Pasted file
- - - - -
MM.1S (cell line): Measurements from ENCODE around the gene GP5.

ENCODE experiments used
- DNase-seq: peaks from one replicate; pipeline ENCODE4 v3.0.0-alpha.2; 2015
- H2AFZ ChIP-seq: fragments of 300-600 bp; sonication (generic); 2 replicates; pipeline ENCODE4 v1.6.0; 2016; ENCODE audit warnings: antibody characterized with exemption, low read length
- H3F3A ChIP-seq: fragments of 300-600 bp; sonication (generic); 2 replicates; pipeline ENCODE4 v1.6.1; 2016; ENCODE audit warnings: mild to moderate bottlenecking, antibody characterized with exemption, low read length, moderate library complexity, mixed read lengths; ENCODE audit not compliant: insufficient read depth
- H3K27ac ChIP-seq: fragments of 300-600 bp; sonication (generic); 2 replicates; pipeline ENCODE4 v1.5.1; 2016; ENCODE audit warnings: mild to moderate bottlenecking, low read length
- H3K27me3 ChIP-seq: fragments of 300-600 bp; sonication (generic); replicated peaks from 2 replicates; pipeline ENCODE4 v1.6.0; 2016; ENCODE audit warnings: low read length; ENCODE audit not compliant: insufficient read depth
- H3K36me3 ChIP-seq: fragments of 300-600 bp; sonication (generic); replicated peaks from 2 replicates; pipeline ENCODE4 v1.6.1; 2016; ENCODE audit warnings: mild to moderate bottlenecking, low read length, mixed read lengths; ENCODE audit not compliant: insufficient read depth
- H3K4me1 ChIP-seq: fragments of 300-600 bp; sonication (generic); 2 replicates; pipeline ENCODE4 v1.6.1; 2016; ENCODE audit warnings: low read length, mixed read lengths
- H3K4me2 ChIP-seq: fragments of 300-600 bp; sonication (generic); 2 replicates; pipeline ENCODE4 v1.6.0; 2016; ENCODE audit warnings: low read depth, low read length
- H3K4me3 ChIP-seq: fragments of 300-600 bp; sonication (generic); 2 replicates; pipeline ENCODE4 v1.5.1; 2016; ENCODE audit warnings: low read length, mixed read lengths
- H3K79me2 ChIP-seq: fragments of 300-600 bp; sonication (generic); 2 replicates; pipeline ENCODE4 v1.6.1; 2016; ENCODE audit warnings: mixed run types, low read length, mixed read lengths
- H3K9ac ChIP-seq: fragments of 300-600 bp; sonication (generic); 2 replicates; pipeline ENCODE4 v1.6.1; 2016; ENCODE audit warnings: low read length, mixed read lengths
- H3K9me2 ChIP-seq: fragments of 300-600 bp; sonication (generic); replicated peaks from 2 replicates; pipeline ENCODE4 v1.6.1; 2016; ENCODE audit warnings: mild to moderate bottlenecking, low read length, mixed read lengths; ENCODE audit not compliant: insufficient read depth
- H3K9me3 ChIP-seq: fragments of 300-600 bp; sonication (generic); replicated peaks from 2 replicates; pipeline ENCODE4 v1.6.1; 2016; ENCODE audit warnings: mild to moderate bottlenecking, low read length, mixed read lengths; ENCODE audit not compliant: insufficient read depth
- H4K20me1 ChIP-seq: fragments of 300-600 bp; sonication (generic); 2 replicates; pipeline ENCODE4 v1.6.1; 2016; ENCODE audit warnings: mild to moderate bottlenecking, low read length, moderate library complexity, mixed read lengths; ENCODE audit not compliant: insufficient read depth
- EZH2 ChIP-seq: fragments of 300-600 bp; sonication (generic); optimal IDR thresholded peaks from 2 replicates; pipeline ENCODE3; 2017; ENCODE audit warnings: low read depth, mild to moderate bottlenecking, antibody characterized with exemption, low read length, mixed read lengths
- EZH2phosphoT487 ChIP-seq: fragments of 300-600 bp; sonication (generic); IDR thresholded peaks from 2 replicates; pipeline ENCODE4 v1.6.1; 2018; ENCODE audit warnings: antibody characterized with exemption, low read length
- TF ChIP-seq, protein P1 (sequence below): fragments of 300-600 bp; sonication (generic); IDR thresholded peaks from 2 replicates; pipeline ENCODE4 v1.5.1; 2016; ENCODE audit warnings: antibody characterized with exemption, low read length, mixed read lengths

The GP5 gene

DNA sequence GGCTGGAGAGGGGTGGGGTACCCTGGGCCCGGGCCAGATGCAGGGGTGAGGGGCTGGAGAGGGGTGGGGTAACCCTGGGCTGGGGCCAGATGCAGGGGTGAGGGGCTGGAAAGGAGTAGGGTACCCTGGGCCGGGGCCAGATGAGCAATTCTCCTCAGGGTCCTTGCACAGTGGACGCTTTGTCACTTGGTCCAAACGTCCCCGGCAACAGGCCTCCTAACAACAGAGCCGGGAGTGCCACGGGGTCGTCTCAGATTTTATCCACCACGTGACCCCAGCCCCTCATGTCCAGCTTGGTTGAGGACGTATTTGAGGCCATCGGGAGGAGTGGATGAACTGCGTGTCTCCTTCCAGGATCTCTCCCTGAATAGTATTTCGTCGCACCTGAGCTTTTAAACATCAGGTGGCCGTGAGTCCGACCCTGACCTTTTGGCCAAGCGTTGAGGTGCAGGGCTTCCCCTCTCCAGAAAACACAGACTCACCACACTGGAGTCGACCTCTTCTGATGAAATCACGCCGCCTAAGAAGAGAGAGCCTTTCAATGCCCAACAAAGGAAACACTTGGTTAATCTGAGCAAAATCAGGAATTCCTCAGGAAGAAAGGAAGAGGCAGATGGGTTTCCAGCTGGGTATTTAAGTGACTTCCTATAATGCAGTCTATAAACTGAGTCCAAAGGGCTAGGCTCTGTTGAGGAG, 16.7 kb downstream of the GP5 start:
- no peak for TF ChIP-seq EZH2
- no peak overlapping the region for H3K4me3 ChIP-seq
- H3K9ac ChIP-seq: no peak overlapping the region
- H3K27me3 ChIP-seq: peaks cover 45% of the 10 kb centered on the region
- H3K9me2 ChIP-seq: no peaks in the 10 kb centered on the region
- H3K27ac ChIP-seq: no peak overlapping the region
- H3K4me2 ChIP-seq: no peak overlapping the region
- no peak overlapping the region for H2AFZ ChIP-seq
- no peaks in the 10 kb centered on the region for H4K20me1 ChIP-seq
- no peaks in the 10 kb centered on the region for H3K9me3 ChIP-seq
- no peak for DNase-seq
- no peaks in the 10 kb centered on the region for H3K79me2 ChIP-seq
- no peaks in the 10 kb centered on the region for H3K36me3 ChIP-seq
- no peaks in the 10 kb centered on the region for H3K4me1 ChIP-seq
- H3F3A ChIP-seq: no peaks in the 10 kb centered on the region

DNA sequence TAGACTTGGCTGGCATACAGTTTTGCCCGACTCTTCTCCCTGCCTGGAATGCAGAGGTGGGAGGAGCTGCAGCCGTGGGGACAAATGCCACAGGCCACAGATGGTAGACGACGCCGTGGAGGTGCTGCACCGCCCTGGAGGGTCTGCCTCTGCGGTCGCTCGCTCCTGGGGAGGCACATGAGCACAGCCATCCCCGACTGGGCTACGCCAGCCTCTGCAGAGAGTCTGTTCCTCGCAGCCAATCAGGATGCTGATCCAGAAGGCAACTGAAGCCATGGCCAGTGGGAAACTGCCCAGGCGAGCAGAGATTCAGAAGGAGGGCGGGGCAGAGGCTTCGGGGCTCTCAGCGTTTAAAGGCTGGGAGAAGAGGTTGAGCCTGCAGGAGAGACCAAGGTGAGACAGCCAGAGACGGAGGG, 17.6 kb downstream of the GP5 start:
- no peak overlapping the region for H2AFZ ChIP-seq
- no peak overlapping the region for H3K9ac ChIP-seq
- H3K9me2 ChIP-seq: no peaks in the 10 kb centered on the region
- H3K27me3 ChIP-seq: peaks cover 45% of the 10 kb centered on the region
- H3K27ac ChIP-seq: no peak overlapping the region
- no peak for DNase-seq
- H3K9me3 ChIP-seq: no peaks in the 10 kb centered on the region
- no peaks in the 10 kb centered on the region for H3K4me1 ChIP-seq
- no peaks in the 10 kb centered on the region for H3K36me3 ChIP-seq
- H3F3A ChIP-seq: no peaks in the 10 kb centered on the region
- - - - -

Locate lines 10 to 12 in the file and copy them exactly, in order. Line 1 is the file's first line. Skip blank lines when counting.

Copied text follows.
- H3K4me2 ChIP-seq: fragments of 300-600 bp; sonication (generic); 2 replicates; pipeline ENCODE4 v1.6.0; 2016; ENCODE audit warnings: low read depth, low read length
- H3K4me3 ChIP-seq: fragments of 300-600 bp; sonication (generic); 2 replicates; pipeline ENCODE4 v1.5.1; 2016; ENCODE audit warnings: low read length, mixed read lengths
- H3K79me2 ChIP-seq: fragments of 300-600 bp; sonication (generic); 2 replicates; pipeline ENCODE4 v1.6.1; 2016; ENCODE audit warnings: mixed run types, low read length, mixed read lengths